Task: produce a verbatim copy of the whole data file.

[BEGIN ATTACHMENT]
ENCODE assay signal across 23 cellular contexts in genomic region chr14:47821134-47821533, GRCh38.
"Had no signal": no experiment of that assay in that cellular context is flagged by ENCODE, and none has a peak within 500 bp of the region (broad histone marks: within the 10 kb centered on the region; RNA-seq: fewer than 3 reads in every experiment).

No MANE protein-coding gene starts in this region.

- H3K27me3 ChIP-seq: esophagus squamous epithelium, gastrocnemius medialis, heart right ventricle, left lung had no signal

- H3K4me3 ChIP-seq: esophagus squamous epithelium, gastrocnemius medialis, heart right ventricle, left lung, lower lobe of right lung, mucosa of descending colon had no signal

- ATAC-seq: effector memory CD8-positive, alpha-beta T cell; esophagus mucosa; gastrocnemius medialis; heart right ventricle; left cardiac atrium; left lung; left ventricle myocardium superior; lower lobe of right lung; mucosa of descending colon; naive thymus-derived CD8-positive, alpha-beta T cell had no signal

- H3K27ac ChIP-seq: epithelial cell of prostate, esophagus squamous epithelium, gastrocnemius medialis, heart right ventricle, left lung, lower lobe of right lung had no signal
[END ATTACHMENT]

ENCODE assay signal across 23 cellular contexts in genomic region chr14:47821134-47821533, GRCh38.
"Had no signal": no experiment of that assay in that cellular context is flagged by ENCODE, and none has a peak within 500 bp of the region (broad histone marks: within the 10 kb centered on the region; RNA-seq: fewer than 3 reads in every experiment).

No MANE protein-coding gene starts in this region.

- H3K27me3 ChIP-seq: esophagus squamous epithelium, gastrocnemius medialis, heart right ventricle, left lung had no signal

- H3K4me3 ChIP-seq: esophagus squamous epithelium, gastrocnemius medialis, heart right ventricle, left lung, lower lobe of right lung, mucosa of descending colon had no signal

- ATAC-seq: effector memory CD8-positive, alpha-beta T cell; esophagus mucosa; gastrocnemius medialis; heart right ventricle; left cardiac atrium; left lung; left ventricle myocardium superior; lower lobe of right lung; mucosa of descending colon; naive thymus-derived CD8-positive, alpha-beta T cell had no signal

- H3K27ac ChIP-seq: epithelial cell of prostate, esophagus squamous epithelium, gastrocnemius medialis, heart right ventricle, left lung, lower lobe of right lung had no signal